October 24, 2011

An Interview and Giveaway with Lisa Mannetti, Author of "The New Adventures of Tom Sawyer and Huck Finn"

First thing's first. Contest time! Award-winning author Lisa Mannetti was gracious enough to not only answer a few interview questions to promote her new novel, The New Adventures of Tom Sawyer and Huck Finn, but she's also provided a signed paperback copy to go out to one lucky winner. Plus, a second winner will receive a digital copy of the novel in the e-book format of their choice. This giveaway is open worldwide!

To enter, simply fill out the form(s) at the very bottom of this post. The giveaway will remain open until midnight on Halloween night, then I'll announce the winners on November 1st.

Also, be sure to check out all of the other great giveaways that are going on as part of the Spooktacular Giveaway Hop. Plus, I am currently hosting three other book giveaways right now as part of this blog's Monster Movie Marathon. Each of those contests will remain open until Halloween night as well.

Giveaway #1: audiobook of Sense and Sensibility and Sea Monsters
Giveaway #2: trade paperback of Cthulhurotica
Giveaway #3: a "monster" book of your choice via Book Depository (up to $15 US)

In the meantime, however, I encourage you to read my interview with Lisa Mannetti and learn a little more about her, her work, and the two cats who inspired her latest novel. Enjoy.

An Interview with Lisa Mannetti,
author of The New Adventures of Tom Sawyer and Huck Finn

I recently had a chance to ask Lisa Mannetti a few questions regarding her new novel. After reading Lisa's debut novel, The Gentling Box, two years ago she has quickly become one of my favorite horror authors. But unlike The Gentling Box and Deathwatch with their historical horror elements, this new novel shows Lisa's lighter side. But don't take my word for it, let's read what she has to say.

Gef: Okay, The New Adventures of Tom Sawyer and Huck Finn: Mark Twain, reincarnation, witches, werewolves, a haunted bed & breakfast--and cats. Where in the heck did the impetus for a book containing this motley crew come from?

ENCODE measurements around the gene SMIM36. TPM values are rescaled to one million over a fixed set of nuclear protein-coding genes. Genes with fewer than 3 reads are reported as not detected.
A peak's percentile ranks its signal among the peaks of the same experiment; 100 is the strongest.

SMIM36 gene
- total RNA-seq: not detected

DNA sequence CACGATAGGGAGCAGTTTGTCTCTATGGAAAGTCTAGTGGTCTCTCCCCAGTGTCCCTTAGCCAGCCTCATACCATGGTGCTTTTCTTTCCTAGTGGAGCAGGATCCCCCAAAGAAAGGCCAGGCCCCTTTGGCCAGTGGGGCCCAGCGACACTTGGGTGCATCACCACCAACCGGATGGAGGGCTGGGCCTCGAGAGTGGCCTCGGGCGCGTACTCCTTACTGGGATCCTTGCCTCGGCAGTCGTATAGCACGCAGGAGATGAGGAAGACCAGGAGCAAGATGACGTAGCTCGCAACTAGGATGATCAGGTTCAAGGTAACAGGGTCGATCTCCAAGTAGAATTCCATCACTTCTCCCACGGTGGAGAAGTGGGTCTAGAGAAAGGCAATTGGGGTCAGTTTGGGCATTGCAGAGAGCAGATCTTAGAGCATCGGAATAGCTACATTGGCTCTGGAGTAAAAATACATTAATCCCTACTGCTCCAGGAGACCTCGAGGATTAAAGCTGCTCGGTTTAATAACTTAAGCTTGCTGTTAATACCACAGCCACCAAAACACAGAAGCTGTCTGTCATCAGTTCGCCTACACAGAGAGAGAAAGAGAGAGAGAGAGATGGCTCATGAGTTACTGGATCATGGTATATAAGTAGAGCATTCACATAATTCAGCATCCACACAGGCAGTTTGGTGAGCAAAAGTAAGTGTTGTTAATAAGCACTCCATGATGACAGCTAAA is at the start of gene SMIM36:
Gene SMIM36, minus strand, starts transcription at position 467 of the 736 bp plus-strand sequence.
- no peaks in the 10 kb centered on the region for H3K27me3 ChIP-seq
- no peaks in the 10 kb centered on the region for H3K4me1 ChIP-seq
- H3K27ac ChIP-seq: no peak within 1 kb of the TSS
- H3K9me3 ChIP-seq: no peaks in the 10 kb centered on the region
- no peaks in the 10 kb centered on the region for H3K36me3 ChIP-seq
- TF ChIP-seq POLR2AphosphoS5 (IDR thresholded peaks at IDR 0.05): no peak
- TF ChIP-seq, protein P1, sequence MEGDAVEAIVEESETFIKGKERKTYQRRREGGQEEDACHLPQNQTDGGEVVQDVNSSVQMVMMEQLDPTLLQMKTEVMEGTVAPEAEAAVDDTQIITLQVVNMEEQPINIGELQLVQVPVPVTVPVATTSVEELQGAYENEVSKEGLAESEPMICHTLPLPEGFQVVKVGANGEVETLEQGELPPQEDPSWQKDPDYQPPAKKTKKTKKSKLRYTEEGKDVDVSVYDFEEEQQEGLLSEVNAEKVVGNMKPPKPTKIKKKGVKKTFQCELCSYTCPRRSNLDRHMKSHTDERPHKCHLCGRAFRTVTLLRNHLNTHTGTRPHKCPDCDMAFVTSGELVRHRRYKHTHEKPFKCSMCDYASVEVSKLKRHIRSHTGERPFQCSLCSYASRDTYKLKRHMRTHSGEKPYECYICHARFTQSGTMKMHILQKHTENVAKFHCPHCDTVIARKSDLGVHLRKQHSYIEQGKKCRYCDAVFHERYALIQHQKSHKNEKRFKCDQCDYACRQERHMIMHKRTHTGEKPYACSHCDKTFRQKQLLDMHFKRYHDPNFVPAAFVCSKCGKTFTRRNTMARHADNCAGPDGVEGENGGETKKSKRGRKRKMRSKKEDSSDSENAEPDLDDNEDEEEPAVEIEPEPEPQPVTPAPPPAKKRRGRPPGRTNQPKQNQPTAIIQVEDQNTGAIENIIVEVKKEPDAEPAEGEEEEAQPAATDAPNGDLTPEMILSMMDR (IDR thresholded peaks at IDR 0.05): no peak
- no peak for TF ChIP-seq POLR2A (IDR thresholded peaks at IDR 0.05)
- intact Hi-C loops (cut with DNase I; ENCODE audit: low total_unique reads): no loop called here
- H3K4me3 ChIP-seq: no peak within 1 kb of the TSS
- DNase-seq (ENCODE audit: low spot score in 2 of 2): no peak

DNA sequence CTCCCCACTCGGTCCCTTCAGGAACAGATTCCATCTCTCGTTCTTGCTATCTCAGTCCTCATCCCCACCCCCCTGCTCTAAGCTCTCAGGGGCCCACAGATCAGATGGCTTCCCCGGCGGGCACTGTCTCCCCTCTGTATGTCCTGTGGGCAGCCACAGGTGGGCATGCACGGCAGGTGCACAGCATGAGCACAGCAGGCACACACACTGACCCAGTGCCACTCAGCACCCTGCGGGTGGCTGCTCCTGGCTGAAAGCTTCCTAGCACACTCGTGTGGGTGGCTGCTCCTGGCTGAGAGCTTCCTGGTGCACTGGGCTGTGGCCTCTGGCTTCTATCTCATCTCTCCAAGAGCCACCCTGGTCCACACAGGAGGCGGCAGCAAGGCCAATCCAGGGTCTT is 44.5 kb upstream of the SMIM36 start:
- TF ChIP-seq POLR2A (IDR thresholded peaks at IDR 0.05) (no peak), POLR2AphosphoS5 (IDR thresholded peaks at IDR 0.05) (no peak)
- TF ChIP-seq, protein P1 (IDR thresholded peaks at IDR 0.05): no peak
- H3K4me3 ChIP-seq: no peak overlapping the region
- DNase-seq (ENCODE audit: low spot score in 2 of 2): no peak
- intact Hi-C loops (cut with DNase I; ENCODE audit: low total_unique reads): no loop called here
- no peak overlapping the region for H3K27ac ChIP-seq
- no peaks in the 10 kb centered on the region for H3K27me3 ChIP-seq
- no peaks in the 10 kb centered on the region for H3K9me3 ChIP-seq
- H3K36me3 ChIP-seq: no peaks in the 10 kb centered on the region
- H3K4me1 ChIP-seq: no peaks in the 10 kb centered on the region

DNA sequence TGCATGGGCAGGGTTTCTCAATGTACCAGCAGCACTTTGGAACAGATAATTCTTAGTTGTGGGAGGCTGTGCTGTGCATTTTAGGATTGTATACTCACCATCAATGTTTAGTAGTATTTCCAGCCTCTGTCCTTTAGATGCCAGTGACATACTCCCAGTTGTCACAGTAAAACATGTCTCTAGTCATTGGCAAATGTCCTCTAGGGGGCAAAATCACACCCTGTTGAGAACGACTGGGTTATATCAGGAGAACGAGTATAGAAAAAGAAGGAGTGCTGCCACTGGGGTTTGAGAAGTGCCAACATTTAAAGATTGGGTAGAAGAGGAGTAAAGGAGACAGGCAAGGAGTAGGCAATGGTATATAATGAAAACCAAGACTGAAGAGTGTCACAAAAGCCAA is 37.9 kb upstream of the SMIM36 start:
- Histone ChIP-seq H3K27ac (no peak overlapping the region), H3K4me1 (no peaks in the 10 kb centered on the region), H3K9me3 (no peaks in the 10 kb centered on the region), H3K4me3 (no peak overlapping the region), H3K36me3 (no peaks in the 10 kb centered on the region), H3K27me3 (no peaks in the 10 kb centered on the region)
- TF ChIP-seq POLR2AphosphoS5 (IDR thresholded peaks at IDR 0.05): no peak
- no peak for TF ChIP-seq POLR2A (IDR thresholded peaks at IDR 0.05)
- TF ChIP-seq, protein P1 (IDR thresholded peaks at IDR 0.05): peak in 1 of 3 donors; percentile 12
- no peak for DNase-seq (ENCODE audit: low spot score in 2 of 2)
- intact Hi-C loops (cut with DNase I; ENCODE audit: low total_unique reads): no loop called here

Lisa: Well, I actually owned a pair of twin white cats named—you guessed it, Tom Sawyer and Huck Finn. And you’ll have to trust me on this, but never ever were two cats more aptly named. Tom, the big smoothie, was the ringleader—he could convince Huck to try anything: including jumping from the floor to the top of the doors in the house. Huck, who was scruffier, even had what looked like freckles on his nose. Huck wasn’t very good at jumping to the top of the doors (he was smaller and heavier) but they both had a whale of a time trying. Never have I had cats that were as smart (okay, I know you aren’t going to believe they understood English, but they did) and as much fun.
So, I started to do these little playlets for the outgoing message on my answering machine featuring Tom telling the latest—replete with a Southern accent. I had phone calls from telephone solicitors who would call back laughing, and then apologize for calling back, then call again and this time you’d hear the entire office laughing. Mostly they had to do with imaginary hijinks—like throwing my other cat, Charlotte Bronte (whose twin had died) into the dryer, or asking people to send them catnip, or their plans to ambush mice and eat all the lights off the Christmas tree...my friends would complain if I didn’t change the message at least every few weeks.
Then one day, the concept of the book came to me. I started writing and the thing just wrote itself and I think it was because Tom already had a voice...after that I started a website which is named for the Inn, the cats run: The Chancery House. It’s had 4 million visitors over the years. (www.thechanceryhouse.com)

Gef: Aside from 51 Fiendish Ways to Leave Your Lover, I don't recall finding a whole lot of humor in your fiction when I've read it. The majority of what I've read has been some very darkly-themed historical horror. Do you find humor a more challenging attribute than horror--especially with characters originated by Mark Twain?

Lisa: Yes, but that’s because you haven’t known me my whole life... I’ve always written both horror and satire—even as a kid. I’m also hugely attracted to humor in writing, as well. I’m a huge fan of Jean Kerr, J.P. Donleavy, Kingsley Amis, Evelyn Waugh—to name a few. Horror and humor are both skewed versions of reality, exaggerations to give stories more dramatic impetus and in my mind, though they appear to be at opposite ends of the spectrum, they’re actually closely related.
Humor is slightly (and I emphasize the word slightly) more dependent on pacing, but not by a great deal—after all, once you’ve got the heroine in a horror novel running up the stairs as if someone is chasing her with a big stick, so to speak, eventually she’s going to have to open the attic door.